A clickbaity blog

You know the sort of stuff

14 things you can do with a porcupine (you won’t believe number 6)

Ok so sometimes they do work otherwise people wouldn’t use them but generally avoid unless you have 21 pictures of Meghan Markel one of which I won’t believe.

Blogs about issues in your industry

Again, you CAN do this if you want and to be fair a blog about your own industry issues will often be very good for SEO purposes.

They can also work where your industry issues are your clients’ issues.

For example, if you are an accountant writing about IR35, well that’s an issue in your industry and will also affect your clients.

So go for it.


More resources
Wondering what to write about? Find out how to choose your blog subjects here

Blogs that answer questions about your product

Now I particularly like this one.

A blog that answers questions that your clients may have about your products is useful for three reasons;

  1. SEO. A blog about your product is going to include a lot of searchable terms
  2. It answers the questions that your clients are asking and gives them a warm feeling about you
  3. A good answer blog is very shareable, and we like shares.

In fact I would go so far as to argue that any company should have a good selection of posts that answer these sort of questions in detail.

For example let’s imagine you are a finance broker, then you need to make sure you are writing up blogs about the application process, features of different products, compare and contrast products or reviews.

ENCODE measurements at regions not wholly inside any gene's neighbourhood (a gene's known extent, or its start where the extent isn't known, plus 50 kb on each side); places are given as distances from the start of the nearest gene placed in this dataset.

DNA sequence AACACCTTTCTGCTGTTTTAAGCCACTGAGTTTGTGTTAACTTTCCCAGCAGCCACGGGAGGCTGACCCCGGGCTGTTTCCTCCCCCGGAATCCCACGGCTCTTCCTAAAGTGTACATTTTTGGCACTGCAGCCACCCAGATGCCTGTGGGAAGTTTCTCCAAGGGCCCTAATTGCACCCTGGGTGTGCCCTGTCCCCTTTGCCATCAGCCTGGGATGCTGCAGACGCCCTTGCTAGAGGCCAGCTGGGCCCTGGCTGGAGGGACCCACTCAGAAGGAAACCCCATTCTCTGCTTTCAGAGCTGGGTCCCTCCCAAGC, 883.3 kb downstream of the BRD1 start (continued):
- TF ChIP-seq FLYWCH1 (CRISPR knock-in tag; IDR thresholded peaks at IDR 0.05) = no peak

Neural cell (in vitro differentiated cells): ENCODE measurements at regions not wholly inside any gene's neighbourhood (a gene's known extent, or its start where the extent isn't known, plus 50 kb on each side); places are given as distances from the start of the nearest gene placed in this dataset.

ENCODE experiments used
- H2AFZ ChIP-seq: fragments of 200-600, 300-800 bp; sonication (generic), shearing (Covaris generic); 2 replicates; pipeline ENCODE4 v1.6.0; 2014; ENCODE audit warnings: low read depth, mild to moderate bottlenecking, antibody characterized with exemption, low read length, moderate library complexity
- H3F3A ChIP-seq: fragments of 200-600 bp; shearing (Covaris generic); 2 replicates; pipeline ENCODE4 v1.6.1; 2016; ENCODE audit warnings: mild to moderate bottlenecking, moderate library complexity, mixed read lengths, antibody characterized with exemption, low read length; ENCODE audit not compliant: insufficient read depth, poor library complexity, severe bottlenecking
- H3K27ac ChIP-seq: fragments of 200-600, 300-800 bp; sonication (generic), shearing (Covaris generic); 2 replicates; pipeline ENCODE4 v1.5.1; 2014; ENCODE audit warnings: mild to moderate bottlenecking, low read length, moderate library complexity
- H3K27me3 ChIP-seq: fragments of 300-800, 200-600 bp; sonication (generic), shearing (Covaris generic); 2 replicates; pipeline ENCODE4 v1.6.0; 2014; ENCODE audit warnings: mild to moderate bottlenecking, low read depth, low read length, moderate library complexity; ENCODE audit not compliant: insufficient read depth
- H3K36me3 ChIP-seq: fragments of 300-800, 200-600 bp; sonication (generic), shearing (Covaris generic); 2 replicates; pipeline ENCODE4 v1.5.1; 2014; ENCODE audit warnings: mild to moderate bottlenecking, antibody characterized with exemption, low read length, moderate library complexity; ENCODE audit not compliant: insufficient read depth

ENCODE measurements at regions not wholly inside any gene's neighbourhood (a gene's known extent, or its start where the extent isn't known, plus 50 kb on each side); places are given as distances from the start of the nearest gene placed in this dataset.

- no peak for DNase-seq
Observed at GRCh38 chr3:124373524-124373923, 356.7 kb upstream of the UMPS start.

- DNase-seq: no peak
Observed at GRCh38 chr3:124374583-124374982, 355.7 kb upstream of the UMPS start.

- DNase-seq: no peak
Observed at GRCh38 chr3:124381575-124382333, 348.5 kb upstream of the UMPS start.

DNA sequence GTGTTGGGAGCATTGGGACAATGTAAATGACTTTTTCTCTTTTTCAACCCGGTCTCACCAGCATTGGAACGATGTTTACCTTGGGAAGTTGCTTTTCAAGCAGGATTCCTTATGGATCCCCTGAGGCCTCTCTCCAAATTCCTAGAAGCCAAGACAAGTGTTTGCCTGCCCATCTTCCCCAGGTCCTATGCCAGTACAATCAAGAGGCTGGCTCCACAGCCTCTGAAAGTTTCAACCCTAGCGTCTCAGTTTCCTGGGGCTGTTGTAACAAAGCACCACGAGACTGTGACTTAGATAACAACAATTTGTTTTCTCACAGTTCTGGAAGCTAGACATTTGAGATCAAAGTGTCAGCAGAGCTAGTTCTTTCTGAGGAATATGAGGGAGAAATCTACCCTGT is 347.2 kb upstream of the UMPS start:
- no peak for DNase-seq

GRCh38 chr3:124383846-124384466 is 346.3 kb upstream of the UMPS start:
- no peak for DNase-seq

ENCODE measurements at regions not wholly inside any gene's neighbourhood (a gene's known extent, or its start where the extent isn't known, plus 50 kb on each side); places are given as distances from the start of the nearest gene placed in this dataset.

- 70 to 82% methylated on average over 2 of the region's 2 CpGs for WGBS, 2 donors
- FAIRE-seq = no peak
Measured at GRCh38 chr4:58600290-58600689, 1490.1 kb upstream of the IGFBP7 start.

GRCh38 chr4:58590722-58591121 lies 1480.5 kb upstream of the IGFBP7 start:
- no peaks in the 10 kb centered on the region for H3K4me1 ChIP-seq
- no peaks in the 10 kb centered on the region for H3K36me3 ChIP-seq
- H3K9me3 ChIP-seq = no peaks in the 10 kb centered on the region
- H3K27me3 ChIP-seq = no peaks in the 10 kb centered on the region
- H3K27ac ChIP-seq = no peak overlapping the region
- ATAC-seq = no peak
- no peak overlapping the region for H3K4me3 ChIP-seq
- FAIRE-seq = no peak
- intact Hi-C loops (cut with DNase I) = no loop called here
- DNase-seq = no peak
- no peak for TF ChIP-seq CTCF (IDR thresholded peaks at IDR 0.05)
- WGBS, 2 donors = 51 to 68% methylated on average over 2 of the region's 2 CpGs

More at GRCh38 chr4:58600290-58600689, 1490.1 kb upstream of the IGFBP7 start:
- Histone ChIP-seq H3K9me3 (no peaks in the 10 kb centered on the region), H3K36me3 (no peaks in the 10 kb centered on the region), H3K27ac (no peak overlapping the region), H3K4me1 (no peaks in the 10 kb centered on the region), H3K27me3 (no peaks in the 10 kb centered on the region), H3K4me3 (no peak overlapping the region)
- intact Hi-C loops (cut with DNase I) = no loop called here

Blogs that answer questions about something your product can be used for

This is different to the above.

So in the above section you are answering questions specifically about the product itself.

In this one you are answering questions about the uses to which you can put a product.

Can I use this finance to buy a house at auction?

Can I use this SaaS software to manage my practice?

Can I sell this software to my clients?

What you are trying to do is to answer questions that your customers may have but at the same time give them ideas about other ways that they can use your product or service.

Also these are answers to questions and Google loves that, it really really loves that.

Blogs about issues that affect your clients

Now we’re getting to the epic stuff.

Answering questions about things that affect your clients is a great way to get your service/product in front of them.

So for example, let’s imagine that you provide recruitment industry finance.

You write blogs about cash flow in the recruitment industry, 5 things to think about when you start your recruitment business, how to finance your payroll.

Naturally each of them do mention invoice finance but not in a salesy, in your face kind of way.

Your blogs are pointed towards people who may not even know that invoice finance exists or what it is.

Blogs about issues that affect your client’s clients

You wouldn’t believe it but this is an excellent way to publicise your business and it’s one that service providers use all the time.

I write content for software providers, often in the financial services industries and one of their favourite subjects is to write helpful posts about problems that their clients’ clients are having.

So I have a few software SaaS companies that provide software for accountants.

They write posts about specific industries that their clients market to.

For example they may write about changes to the Construction Industry Scheme (CIS).